Omada Health Inc. has launched two additional tools intended to help people with chronic conditions receive targeted care and to lower their out-of-pocket costs.
One tool is a physician-guided care program with a virtual cardiometabolic clinic for patients with hypertension and diabetes. The other is a musculoskeletal, or MSK, program that relies on computer vision instead of wearables to track patients' movements.
Chronic condition prevention and management are key focuses for many digital health companies that want to reach populations with conditions like diabetes, chronic pain, heart disease and musculoskeletal disorders. These disorders are often costly, and patients may experience more gaps in care if they require multiple visits with practitioners. Teladoc Health Inc.'s $18.5 billion buy of chronic care management company Livongo Health Inc. in August 2020 highlighted the importance of catering to this group as well as the appeal of all-in-one digital platforms.
Large drugmakers have even recognized the value of using digital health platforms for monitoring patients with chronic illnesses. The U.K.'s AstraZeneca PLC began piloting its own remote patient monitoring platform for patients with chronic conditions.
Omada's cardiometabolic platform will enable patients to meet virtually with a clinician if they need to and will also give them access to behavior change resources and diabetes and hypertension education.
"We really came up with this concept of the care between visits," Omada Health's Chief Medical Officer Carolyn Jasik told S&P Global Market Intelligence in an interview. "What is the virtual care that can happen between visits that amplifies what's happening in the offline care world and really makes it stronger, and a lot more affordable and a lot more accessible?"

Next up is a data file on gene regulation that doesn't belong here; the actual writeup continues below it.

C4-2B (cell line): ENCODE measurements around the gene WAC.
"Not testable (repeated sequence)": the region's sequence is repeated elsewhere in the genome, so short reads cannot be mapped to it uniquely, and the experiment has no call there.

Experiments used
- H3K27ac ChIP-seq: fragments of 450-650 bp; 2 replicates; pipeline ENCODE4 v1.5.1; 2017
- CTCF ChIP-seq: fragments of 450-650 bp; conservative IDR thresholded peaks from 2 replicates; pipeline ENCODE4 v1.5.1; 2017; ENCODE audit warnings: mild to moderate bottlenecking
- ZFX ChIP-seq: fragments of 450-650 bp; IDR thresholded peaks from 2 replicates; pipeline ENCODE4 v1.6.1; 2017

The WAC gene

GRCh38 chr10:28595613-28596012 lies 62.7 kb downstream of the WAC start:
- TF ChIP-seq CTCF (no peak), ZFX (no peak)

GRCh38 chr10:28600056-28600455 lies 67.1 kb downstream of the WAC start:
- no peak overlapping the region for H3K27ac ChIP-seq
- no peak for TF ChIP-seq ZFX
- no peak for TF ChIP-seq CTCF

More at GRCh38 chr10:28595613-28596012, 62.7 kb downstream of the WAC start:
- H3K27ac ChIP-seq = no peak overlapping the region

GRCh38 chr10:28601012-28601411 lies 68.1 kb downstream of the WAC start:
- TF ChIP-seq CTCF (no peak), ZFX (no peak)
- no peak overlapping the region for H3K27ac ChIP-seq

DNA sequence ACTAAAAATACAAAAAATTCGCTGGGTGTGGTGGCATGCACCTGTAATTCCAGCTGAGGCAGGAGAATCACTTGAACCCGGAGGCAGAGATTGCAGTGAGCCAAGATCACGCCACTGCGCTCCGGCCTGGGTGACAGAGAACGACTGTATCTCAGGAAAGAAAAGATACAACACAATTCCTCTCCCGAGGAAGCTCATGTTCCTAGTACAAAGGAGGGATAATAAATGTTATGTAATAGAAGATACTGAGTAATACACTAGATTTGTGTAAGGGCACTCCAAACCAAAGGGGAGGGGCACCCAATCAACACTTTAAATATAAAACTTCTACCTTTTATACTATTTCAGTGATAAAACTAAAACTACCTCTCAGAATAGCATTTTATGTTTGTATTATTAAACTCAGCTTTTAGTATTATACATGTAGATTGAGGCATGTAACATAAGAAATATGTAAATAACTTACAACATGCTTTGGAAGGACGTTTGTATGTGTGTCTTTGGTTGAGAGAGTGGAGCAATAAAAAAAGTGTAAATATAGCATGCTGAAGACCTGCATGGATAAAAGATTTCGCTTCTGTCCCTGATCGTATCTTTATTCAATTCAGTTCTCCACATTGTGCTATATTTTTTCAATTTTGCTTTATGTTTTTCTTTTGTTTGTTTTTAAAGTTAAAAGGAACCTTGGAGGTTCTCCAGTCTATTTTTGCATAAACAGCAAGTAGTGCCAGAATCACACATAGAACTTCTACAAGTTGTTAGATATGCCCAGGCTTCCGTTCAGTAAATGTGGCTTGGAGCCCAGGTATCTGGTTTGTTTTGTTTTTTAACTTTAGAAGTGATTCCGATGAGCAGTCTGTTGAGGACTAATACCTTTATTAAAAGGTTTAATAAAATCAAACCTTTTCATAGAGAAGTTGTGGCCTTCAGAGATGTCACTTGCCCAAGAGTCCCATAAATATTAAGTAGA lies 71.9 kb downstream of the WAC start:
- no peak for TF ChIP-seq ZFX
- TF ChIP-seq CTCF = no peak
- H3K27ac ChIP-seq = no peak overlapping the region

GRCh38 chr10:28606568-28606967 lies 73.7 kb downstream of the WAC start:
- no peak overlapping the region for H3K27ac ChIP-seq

Even if a patient chooses to see a doctor in person, the cardiometabolic clinic can help them meet the requirements of their physician's care plan through services such as medication titration, home monitoring and lab ordering on one platform, Jasik said. This will enable patients to make the most of their primary care visits, according to Jasik.
Omada decided to start with hypertension and diabetes in part because cardiometabolic disease has been a strong predictor of who is most affected by COVID-19.
"We really feel that call to action as a company to address the major medical crisis that is underneath the pandemic, which is, of course, the main medical crisis healthcare crisis facing our country," Jasik said.
In 2022, Omada plans to expand the program to address pre-diabetes and weight management, mental health and MSK conditions.
Making sensors obsolete
In addition to the virtual cardiometabolic clinic, Omada has also launched a new MSK program for patients using its physical therapy platform. The launch follows an eight-fold increase in growth in the company's MSK tool over the past year as the pandemic has contributed to an increase in back and neck pain.
Using a smartphone, MSK patients can record their movements at home, and physical therapists deploy computer vision technology to understand the accuracy of these movements and the patients' range of motion.